Memorial Day Canoe Trip
When you travel close to 300 miles to your destination, it is hard to allow the weather to stand between you and your quest. Thus, cool temperatures and threat of rain, didn’t stop my two brothers, my wife, son, and me from paddling our canoes into another outdoor adventure.
It was Memorial Day weekend, which to many, was the beginning of summer. It is the first three-day weekend since Easter, and for some, since January. For many reasons, thousands of people pack up their vehicles with outdoor equipment and other gear to enjoy the great outdoors.
The 50-degree temperature, wind, and cloudy sky issued a poor offering for a summer canoe trip. We watched the radar sweep our area on the weather channel. It was evident we would get rain on our first day being here. We could also see that once it went through, the rest of the weekend would be
sunny. We waited in the backyard, coolers filled, the canoes loaded and strapped down. A glimpse of sunshine would peer through a cloud and raise our spirits, only to vanish as more dark clouds rolled in.
It was approaching late morning and still no rain. We decided to go for it. We had rain ponchos packed, but felt we would not need them. “The rain must have missed us,” one of us said, and we all agreed as we piled into our vehicles. We were off to the river.
About 15 minutes after we left shore, the rain began. It was a light sprinkle but it was still rain. My wife Cheryl did not paddle that often with my son and I, and it was too bad that it had to rain. She had on a jacket but I gave her my rain poncho to ensure her comfort. I had an extra layer on today, anticipating the rain. I was content with my wide-brimmed hat and my waterproof gloves. There was never any place I’d rather be than on a river. Ever-changing and full of life, with times of peace and times of rage, the river has always had an intoxicating effect on me. Intoxicating, oh yes. But over the decades of my life thus far, I’ve grown to respect her power, understand her changes, and love her beauty. I know when to say when, and walk away from her. Let the girl have her day, she will calm down soon, and then will beckon for a partner. And I will be there ready and waiting.
I shed the occasional grumbling I heard about the rain like a duck sheds water. To me the rain represented the lifeblood of the river. For without it, we would miss the beauty and solitude the river has to give us. In the back of my mind I was glad to see my son paddling in the rain in the front of my canoe. Casey was almost eight years old, he was beginning his third year as my canoeing buddy. There were clear signs that his paddling skills were developing. I no longer had to tell him how to hold the paddle. His eyes were like those of an eagle. Spotting a ripple in the water, he would tell me something was up ahead to watch out for. His love for the river was developing too, for there was no grumbling coming from him. As another cloud opened up on us, I watched the water boil. I glanced behind us to see my brothers approaching. Almost ghostlike, they appear through the downpour.
Everyone was damp enough to declare being officially wet. The rain subsided, and we were able to relax a little and enjoy the river. The number of ducks and geese were countless, and of course there is the Blue Heron Crane that was there as our scout. He would squawk out and fly downstream, as if to lead the way. After rounding a few bends in the river, there he would be again, and with another squawk, off he would go to scout for us. My son made the following comment about the crane. “When he squawks he is telling us that the coast is clear, and it is OK for us to go on.” I told my son that I felt he was right, and that is what the crane was saying. You all don’t know how much it warmed my heart to hear my son make such a comment.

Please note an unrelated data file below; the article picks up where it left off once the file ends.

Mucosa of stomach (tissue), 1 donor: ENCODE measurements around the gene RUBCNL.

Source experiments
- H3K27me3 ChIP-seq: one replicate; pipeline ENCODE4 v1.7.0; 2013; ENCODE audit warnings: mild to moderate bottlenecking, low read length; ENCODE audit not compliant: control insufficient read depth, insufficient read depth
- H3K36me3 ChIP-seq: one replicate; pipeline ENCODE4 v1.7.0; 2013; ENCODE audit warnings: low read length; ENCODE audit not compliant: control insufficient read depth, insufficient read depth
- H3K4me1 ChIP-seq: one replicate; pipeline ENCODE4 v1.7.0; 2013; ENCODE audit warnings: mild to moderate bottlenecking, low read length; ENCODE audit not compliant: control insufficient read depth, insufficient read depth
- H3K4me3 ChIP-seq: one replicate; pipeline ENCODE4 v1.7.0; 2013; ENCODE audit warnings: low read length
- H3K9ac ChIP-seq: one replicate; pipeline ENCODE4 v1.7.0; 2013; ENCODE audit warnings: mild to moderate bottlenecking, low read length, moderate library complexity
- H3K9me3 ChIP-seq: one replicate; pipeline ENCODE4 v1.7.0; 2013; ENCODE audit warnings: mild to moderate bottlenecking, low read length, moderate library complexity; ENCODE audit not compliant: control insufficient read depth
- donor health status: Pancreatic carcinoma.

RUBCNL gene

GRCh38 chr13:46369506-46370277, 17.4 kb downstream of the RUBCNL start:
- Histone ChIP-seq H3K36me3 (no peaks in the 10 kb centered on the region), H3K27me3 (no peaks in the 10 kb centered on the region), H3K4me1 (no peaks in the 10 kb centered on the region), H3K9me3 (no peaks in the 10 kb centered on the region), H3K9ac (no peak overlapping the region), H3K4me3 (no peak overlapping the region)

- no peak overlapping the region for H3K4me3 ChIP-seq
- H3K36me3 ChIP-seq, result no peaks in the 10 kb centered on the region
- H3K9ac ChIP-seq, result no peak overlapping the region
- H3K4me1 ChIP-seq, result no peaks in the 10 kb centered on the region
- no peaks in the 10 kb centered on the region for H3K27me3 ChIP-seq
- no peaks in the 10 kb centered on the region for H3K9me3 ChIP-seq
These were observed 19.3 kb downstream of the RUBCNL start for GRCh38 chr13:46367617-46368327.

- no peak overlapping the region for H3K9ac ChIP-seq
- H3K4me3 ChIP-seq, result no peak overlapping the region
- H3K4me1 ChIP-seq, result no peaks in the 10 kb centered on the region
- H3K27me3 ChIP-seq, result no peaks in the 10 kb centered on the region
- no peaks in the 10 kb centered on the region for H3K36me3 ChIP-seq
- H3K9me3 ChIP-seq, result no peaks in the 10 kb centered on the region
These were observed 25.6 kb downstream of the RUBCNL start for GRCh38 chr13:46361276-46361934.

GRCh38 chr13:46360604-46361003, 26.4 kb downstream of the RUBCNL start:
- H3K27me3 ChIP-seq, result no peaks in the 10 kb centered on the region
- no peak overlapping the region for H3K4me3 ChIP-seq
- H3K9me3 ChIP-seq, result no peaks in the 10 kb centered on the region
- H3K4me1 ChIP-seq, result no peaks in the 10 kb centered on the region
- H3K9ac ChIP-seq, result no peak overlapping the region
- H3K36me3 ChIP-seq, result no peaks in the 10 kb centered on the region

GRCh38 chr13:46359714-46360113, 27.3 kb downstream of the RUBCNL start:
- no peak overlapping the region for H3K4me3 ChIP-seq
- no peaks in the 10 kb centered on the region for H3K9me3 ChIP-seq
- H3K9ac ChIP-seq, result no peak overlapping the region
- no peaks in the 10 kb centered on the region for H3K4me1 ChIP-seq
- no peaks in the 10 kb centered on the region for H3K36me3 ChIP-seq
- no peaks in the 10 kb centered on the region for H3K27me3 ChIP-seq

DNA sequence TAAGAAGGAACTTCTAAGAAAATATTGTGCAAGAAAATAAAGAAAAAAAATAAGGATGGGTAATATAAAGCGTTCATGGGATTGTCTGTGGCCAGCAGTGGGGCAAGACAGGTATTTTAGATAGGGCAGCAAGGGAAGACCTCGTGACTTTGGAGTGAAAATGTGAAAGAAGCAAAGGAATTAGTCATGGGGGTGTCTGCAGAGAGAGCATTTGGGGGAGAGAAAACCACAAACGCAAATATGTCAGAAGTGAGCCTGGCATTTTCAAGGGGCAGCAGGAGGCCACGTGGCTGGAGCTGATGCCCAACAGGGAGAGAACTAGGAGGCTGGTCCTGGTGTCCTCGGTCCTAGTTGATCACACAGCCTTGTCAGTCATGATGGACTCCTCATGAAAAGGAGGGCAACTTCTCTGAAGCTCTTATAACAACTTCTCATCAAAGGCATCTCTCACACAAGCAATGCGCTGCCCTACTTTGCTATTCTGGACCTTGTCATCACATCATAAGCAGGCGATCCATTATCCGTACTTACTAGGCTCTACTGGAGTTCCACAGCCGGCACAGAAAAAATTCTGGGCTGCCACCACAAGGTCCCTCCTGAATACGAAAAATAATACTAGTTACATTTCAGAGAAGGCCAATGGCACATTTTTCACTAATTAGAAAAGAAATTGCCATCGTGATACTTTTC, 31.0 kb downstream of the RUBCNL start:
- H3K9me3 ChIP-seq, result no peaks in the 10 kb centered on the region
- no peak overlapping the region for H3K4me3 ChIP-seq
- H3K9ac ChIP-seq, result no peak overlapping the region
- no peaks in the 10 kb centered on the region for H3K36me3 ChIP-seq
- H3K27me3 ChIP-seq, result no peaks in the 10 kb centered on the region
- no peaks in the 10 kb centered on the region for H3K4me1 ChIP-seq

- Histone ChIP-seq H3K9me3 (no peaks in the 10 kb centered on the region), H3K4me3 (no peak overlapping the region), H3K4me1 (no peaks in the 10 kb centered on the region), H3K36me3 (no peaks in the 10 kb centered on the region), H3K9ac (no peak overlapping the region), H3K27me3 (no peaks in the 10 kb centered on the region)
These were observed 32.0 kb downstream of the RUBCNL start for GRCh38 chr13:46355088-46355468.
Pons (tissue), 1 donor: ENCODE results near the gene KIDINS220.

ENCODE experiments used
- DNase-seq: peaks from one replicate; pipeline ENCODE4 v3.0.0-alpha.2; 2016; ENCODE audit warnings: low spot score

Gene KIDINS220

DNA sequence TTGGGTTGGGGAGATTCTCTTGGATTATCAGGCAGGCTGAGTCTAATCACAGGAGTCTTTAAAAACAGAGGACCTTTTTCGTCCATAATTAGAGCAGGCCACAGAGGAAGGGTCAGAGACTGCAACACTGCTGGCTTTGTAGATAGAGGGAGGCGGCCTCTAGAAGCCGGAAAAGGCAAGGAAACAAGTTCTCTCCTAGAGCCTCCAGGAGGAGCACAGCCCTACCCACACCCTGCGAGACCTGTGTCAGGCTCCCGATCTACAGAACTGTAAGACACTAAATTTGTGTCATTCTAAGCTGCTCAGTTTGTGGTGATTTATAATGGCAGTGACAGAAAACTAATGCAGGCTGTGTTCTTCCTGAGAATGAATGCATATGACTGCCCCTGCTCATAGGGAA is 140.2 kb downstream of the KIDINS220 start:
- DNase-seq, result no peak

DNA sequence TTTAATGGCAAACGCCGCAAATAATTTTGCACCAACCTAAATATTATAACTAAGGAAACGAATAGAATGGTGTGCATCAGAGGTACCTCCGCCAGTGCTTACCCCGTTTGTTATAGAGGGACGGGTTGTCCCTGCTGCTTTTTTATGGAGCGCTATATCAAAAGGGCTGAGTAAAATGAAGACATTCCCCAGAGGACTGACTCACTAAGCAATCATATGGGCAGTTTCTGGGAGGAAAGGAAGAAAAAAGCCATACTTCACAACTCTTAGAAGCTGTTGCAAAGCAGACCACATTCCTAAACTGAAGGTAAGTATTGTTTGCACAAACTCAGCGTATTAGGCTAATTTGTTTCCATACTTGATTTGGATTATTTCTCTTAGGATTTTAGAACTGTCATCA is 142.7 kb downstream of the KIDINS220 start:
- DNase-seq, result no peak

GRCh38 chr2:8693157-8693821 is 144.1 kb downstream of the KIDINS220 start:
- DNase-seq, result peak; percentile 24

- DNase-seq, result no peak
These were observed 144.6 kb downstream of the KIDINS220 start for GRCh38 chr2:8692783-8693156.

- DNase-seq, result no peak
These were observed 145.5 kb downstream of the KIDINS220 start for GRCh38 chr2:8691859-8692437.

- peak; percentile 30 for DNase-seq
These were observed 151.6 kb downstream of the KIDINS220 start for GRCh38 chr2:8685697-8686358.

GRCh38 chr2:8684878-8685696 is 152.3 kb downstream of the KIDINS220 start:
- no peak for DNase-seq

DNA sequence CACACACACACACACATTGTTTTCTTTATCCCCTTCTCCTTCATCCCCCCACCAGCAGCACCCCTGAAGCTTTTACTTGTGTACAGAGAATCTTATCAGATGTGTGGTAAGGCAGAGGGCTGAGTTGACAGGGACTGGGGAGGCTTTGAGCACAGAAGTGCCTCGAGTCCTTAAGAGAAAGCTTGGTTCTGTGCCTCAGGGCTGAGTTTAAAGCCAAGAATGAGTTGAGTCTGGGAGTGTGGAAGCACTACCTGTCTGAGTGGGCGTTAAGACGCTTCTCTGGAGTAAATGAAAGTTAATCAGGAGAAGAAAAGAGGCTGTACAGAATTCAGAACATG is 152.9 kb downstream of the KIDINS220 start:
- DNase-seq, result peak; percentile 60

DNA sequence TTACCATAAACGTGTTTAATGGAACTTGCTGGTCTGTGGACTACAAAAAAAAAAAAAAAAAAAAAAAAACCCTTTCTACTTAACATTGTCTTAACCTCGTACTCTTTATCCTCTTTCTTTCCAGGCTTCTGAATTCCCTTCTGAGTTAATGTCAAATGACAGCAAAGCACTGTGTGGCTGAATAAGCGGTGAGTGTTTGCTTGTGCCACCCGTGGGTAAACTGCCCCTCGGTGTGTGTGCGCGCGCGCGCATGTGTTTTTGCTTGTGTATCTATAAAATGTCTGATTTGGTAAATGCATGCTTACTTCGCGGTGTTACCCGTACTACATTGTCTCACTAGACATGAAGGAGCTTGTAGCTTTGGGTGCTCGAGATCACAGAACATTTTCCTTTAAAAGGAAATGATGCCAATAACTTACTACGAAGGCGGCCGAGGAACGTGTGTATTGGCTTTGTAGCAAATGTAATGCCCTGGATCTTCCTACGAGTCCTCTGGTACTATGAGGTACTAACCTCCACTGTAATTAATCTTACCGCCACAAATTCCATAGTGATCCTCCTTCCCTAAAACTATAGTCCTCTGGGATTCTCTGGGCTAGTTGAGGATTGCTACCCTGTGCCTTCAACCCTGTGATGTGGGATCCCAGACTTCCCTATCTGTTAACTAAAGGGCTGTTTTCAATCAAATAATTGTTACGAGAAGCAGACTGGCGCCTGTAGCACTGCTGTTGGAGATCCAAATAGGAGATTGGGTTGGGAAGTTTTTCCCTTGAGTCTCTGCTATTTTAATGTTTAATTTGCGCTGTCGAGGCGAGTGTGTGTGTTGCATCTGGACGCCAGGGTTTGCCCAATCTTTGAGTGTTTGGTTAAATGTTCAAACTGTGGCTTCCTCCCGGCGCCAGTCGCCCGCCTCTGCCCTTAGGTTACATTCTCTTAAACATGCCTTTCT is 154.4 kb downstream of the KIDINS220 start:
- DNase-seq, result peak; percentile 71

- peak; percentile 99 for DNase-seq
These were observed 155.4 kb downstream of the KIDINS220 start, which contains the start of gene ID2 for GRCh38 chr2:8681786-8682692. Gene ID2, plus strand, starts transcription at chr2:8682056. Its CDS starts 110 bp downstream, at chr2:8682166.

The highlight of the day came when we were nearing a bend in the river and I spotted a newborn fawn on the shoreline. I whispered to my wife and son, and pointed him out. I motioned my brothers who were close behind me. No one paddled, we remained motionless. The fawn took a step forward to hide behind a tree. He acted a little startled as we passed the tree and could see him again. His eyes were huge, and he stood like a statue. It was the second year in a row that my son and I had seen a fawn during a canoe trip. The previous year the fawns were a little older, and more curious. This fawn was two weeks old at the most. My youngest brother Dale swung his canoe a little closer to shore. He drifted, ever so slow creeping in. The fawn remained dead still. Dale commented later that he thought he heard twice the stomping of a hoof back in the trees. About 15 feet was close enough for Dale, and he left the fawn to be at ease. Times like these turn an ordinary canoe trip into a priceless memory.
With about another mile and a half to go, the rain came again. It had sprinkled off and on most of the day, but it was raining harder than it had all day. Dave and Dale pulled their canoes up under some trees. I knew Cheryl was getting tired of sitting, and perhaps a little cold. We paddled on through the rain in search of the bridge that would mark our take out spot. As was the norm for the day, the rain quit once we were freshly “watered”. The final stretch was uneventful. We completed our takeout as Dave and Dale approached about five minutes behind us.
Back on land now, smiles spread far across our faces. All were dampened, but not our spirits. No one had tipped over, no one had got hurt, it was another successful trip. The men loaded the gear and canoes while Cheryl and my son climbed in and fired up the heater. They were all smiles too. And now that I think about it, all that grumbling at the beginning of the first rain drops seemed to have washed away. Happiness was written on the face of each and every one of us.